Of course none of this second guessing would be necessary if closing prices i.e. actual selling prices were made public.

  5. Tom Mitchell at 2:29 pm

    Last March 2010.I was in touch with a real Estate person as i wanted to purchase a home in the limerick area move myself and my business
    back to semi retire.and start a very different type of business in the Limerick area where I was born and Raised.
    Looked at the housing marked again this past week and to my dismay prices have not gone down in 15.months if not more.There are many many others here in Canada who,like myself would go back but for the reasons I mentioned.Prices very High: Over priced. They are also on HOLD.Some are Canadians.
    My home is 2,150.sq ft. 9.ft 3″.high Ceiling,s
    My Basement is 2,300.sq ft with the same high Ceiling,s. Detached 1.1/2 car Garage.2-full Bathrooms.plus 3-Toilets with sinks.
    Looking at the prices in the Limerick area my home would be worth 550.000.euro. Here in My Area of Ontario same size City as Limerick I would get App
    220.000 euro. Not even sufficient to purchase a Semi
    Detached in Limerick.
    Tom Mitchell

  6. Geoff at 10:05 am

    Damien has got this absolutely correct in every department.

  7. ME PISSED OFF. at 5:53 pm

    What about the people who had bought a house just before the horrid down turn, what help are they going to get? Cant sell as they will still owe money on a property they just sold, and finding it hard to pay monthly mortgage, as let go from work. Its a no win situation for home owners and NAMA are selling houses that are more than half of what other people paid!!!!! Ha I thought I was getting a bargain when I bought mine in 2008, now its worth half, so come on NAMA help out the people who already paid over the top prices for homes!

  8. ZZ at 5:11 pm

    I agree with Paddy to stay away from buying an apartment. The only way you will ensure you don’t end up with ” asylum seekers and dead-beats on social welfare” is to buy the whole complex…..and how many people can afford that. NAMA will have a hard time selling much of the property on the list. I think the only properties that would sell would be those undeveloped (land) or those single dwellings.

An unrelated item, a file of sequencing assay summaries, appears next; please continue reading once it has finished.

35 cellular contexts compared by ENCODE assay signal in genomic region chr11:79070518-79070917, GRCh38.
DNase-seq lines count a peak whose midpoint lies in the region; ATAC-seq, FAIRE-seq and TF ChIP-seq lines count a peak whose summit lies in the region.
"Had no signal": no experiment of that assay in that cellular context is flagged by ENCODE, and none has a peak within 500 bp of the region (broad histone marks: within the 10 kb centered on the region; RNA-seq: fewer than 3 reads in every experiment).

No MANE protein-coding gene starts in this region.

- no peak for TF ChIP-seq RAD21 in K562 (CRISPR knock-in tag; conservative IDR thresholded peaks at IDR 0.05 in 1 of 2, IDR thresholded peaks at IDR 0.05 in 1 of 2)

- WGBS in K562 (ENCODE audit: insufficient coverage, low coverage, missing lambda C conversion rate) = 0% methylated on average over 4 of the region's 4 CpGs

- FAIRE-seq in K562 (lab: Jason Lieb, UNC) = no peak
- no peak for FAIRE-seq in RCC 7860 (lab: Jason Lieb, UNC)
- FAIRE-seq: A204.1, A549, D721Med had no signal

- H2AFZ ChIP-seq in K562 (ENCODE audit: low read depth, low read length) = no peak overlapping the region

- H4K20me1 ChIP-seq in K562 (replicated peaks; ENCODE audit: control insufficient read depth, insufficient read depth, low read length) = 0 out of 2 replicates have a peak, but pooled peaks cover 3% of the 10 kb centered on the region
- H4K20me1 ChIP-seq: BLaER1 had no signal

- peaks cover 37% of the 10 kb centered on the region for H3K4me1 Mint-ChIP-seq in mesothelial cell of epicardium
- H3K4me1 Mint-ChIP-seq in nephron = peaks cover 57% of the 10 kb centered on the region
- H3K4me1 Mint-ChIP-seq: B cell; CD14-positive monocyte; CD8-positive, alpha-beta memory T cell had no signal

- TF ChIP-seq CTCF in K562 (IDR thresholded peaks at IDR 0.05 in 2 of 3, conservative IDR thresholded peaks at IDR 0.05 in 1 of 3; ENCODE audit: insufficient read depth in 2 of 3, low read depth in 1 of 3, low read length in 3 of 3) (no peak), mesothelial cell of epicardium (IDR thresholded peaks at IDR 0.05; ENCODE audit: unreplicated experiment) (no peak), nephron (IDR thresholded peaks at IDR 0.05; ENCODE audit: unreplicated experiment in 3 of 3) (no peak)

I looked at property earlier this year and still feel that many Real Estate Agents are in LA LA land as to what prices they will get. Remember these are the same Real Estate people who are trying to keep the property prices at a high even though the market has dropped. So who is going to perform the valuations of these properties when the time comes? those same Real Estate Agents in LA LA Land? think about it real hard before buying unless you have millions to throw away. I wouldn’t touch any of that NAMA property with a thousand foot pole.

    As many above have already stated; the property market still has a way to go, and I doubt it has hit its all time low yet. In fact stay tuned to 2013!!

  9. Stan at 3:54 pm

    Why do we need to breathe life back into the property market? The reason properties are not shifting at present is because they are still overpriced. When vendors become more realistic, properties will begin to sell. Simple.

    The last thing we need is an artificail stimuli by NAMA to skew the property market again.

    The most important aspect to self correction is that
    banks must rigidly adhere to lending only according to strict earnings/loan ratio criteria. This, above anything else, will ensure that nobody will pay more than they can afford and, consequently, prices will continue to be reflected by this constraint i.e. they will fall to a level that is more in tune to Irelands economic situation.

    Everybody is blaming the banks for not lending but it was the banks lending too much that got us into this mess. I do not blame them for being ultra cautious.

    Stan

  10. john at 3:35 pm

    with all the tax on property now and planned for future you would be mad to buy either as an investor or as your own home there flogging a dead horse they bought a pig in a poke and now they want to unload them on us, think again.